Concrete discovered in Stuttgart, Germany

stuttgart_overview

So it was time to migrate south for the winter, or at least for a few weeks. Destination Zürich, Switzerland. I figured I would only get to skate a few of the indoor wooden parks due to the winter weather, so I decided to pick up my snowboard I stashed in the Skateboard Museum in Stuttgart in 2007. An overnight stay would break up the drive down from Cologne and I could hang out with my buddies Daniel & Jürgen who run the skate museum and happened to be in town for the weekend from Berlin. Jason Parkes also lives in Stuttgart, and while Daniel & Jürgen were receiving an award from the city for teaching kids about Skateboarding, Jason and I headed over to the new Concrete Skate Park built by Matt Grabowsi’s Minus Pools.

Jason grinding the 12 foot high cradle

Jason Parkes grinding the 12 foot high cradle

Without even skating 1/2 of the cement skate parks in Germany, I’m claiming this one is the best (with the exception of Hagen which is more like a pool replica than a “skate park”). It’s gnarly. It’s almost Oregon gnarly. One of the best Germany has seen. There will be more, there will be better, but for now, this is the best cement park in Germany and worth a trip to Stuttgart alone to skate this for a few hours, or a few days.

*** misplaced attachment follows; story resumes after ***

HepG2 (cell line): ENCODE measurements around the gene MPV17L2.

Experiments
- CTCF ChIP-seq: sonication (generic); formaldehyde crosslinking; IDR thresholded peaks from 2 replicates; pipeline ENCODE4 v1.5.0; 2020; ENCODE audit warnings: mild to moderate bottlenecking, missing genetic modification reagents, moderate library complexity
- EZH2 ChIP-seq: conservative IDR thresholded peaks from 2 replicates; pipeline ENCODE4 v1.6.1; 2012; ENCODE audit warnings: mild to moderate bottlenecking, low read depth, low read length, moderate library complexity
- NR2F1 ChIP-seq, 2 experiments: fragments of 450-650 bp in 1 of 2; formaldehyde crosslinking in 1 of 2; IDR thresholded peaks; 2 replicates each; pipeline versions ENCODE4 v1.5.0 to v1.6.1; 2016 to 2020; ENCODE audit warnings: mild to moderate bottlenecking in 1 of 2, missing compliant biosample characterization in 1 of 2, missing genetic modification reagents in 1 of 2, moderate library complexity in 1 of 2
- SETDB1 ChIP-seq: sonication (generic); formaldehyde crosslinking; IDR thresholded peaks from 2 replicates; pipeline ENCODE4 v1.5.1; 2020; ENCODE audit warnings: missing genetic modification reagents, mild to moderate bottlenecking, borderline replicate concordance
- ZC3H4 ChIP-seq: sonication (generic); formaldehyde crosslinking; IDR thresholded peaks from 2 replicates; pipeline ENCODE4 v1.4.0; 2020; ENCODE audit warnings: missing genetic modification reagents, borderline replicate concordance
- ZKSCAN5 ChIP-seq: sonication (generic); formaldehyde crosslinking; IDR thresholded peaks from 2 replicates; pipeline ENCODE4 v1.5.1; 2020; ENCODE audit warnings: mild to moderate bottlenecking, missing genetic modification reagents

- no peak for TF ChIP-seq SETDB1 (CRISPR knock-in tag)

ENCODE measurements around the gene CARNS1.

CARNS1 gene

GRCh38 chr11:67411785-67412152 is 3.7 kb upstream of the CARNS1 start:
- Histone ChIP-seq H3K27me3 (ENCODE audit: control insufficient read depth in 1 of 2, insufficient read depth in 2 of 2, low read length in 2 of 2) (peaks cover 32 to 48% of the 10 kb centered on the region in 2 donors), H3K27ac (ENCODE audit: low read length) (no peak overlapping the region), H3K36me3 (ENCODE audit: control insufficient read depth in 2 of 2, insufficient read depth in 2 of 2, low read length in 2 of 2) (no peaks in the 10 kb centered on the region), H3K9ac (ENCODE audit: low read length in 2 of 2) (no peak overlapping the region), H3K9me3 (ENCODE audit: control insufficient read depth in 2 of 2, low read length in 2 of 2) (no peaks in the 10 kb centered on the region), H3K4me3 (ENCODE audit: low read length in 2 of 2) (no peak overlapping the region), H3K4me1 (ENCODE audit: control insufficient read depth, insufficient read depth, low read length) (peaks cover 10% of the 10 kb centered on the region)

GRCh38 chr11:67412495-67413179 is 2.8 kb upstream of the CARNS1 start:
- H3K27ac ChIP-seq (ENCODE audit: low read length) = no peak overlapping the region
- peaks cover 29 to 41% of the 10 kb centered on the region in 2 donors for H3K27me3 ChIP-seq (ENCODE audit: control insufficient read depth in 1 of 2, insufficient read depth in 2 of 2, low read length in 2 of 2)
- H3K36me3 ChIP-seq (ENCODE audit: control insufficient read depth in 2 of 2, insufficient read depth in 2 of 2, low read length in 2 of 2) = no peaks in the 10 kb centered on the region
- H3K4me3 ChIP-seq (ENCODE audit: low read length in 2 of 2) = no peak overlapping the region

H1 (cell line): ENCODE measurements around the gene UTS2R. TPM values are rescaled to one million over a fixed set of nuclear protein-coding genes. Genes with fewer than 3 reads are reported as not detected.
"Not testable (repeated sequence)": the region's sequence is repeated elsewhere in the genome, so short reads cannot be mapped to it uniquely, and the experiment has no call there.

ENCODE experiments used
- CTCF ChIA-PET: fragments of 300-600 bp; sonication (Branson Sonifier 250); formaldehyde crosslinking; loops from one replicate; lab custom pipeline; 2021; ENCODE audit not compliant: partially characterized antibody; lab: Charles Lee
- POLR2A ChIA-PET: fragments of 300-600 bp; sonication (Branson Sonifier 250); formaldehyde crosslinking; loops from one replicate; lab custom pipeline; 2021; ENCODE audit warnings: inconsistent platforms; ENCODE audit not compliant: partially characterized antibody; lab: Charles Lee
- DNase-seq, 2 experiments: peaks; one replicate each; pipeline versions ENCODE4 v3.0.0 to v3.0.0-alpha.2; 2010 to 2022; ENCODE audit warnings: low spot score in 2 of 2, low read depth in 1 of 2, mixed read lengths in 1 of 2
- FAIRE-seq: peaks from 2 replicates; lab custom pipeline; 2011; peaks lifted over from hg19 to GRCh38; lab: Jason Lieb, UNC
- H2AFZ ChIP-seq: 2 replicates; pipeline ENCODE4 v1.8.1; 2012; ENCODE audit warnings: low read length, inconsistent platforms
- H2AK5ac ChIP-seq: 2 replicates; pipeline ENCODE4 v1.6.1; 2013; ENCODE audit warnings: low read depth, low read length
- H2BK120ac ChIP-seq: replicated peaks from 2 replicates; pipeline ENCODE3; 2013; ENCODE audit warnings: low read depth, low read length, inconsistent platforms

Jason Parkes ollie off the other side of the cradle

Ollie off the other side of the cradle

Ollie to truck bash in on the taco.

Ollie to truck bash in on the taco.

After shooting photos for 20 minutes, I decided it was time to skate the park myself. I dropped in, pumped down the waterfall, whipped around the big bowl, plenty of speed back up the water fall to the shallow end and then LIGHTS OUT!! Everything went black…..no, not a concussion, the automatic lights suddenly shut off halfway through my first run. God damn it! Well, I sacrificed my skate session so you all could see some ripping go down in the park. And of course there would be a session the next day in the day light!